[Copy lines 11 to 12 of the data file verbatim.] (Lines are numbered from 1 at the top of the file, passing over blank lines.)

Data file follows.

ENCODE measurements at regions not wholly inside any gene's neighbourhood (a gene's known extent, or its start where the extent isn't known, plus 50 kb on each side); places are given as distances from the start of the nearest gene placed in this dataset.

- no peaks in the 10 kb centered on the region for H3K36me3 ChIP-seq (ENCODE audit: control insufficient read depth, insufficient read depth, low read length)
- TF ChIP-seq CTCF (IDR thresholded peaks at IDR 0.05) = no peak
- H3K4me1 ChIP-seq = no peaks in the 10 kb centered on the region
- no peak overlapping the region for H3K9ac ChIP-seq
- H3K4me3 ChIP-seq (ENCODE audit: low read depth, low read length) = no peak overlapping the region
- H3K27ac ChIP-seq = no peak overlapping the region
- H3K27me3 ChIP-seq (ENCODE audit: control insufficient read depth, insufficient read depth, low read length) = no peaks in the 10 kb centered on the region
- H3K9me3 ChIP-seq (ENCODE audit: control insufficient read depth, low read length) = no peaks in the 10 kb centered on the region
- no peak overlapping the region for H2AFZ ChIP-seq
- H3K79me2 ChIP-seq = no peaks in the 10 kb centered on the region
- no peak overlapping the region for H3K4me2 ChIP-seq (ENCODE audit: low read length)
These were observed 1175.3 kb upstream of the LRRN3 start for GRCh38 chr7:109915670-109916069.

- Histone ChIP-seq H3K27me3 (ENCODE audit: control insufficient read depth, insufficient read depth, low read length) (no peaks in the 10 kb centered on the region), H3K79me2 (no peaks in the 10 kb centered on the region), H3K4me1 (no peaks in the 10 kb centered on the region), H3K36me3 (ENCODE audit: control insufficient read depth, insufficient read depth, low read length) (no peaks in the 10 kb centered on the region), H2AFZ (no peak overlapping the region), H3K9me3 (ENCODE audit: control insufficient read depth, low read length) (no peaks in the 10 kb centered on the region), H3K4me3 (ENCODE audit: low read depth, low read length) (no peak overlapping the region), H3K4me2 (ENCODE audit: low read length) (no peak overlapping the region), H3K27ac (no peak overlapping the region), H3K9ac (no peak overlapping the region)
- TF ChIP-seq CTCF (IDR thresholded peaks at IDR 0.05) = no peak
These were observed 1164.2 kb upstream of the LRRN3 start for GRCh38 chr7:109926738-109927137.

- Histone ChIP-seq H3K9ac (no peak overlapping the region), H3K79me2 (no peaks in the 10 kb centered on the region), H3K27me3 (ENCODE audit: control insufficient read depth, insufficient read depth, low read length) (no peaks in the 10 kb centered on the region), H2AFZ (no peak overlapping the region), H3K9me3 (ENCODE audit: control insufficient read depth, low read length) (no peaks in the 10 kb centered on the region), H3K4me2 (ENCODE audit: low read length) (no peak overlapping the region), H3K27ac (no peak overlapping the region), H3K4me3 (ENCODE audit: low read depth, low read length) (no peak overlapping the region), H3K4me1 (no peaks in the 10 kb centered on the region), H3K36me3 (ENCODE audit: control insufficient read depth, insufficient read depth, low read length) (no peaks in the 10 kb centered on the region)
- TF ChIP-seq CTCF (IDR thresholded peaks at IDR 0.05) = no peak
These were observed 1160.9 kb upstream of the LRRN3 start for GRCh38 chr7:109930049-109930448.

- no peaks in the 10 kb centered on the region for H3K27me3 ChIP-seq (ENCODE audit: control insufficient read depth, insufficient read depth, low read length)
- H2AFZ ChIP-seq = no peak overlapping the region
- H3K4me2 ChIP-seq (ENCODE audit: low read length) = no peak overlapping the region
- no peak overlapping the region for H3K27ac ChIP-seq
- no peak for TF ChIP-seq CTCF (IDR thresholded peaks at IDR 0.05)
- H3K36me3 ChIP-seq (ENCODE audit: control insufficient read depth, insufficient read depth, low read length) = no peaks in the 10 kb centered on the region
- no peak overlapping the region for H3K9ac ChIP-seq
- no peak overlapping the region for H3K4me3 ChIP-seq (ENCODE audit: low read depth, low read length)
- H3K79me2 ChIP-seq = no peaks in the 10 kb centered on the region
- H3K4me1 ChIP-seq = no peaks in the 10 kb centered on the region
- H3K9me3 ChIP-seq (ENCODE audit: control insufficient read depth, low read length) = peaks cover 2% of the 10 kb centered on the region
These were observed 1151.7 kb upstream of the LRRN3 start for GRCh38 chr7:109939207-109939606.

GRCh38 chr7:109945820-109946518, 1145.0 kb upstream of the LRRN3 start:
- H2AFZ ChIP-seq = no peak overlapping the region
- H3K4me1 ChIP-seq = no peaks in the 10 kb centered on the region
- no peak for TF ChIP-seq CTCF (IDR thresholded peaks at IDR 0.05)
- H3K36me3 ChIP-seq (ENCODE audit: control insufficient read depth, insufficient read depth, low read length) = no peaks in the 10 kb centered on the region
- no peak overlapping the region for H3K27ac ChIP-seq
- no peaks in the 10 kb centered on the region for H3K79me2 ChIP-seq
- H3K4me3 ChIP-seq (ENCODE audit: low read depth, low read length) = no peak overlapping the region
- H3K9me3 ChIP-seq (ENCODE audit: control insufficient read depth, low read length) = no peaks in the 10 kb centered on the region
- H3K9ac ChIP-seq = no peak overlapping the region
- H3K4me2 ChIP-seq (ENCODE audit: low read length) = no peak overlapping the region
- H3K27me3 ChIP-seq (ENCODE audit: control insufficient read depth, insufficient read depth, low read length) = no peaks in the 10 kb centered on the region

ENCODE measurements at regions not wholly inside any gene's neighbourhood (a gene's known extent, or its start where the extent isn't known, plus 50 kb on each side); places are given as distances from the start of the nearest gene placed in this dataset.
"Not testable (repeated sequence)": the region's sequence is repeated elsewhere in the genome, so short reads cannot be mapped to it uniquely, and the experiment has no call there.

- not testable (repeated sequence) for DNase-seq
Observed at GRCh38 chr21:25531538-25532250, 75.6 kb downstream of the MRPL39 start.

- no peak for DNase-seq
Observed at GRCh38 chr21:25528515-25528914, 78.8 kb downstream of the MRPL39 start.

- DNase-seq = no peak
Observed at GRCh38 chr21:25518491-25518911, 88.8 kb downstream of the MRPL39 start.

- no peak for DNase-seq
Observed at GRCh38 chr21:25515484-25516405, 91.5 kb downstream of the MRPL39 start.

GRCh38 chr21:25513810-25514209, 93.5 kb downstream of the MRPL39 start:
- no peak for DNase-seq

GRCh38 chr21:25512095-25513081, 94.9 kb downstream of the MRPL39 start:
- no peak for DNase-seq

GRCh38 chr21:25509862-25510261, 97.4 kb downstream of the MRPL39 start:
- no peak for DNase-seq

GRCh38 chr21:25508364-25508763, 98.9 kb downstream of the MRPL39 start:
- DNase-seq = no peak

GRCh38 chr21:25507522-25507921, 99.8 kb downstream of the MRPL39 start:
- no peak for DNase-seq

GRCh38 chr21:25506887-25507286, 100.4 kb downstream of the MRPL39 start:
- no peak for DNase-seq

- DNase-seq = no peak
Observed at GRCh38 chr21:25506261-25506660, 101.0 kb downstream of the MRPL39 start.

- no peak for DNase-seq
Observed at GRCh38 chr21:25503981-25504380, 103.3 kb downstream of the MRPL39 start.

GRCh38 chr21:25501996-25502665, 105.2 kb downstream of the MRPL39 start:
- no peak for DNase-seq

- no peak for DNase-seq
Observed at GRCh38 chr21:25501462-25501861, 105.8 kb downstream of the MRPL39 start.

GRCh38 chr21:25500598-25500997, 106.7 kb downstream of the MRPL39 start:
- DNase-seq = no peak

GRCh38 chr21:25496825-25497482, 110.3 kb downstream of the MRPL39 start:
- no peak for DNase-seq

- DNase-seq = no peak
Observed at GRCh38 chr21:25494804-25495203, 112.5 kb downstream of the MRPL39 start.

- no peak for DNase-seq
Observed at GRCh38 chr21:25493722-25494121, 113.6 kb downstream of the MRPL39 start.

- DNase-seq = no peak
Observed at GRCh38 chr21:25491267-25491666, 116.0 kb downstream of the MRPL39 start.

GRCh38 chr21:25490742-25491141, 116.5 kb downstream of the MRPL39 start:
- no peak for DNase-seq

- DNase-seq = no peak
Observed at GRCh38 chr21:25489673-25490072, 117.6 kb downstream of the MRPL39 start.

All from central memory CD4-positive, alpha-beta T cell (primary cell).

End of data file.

- H3K79me2 ChIP-seq = no peaks in the 10 kb centered on the region
- no peak overlapping the region for H3K4me2 ChIP-seq (ENCODE audit: low read length)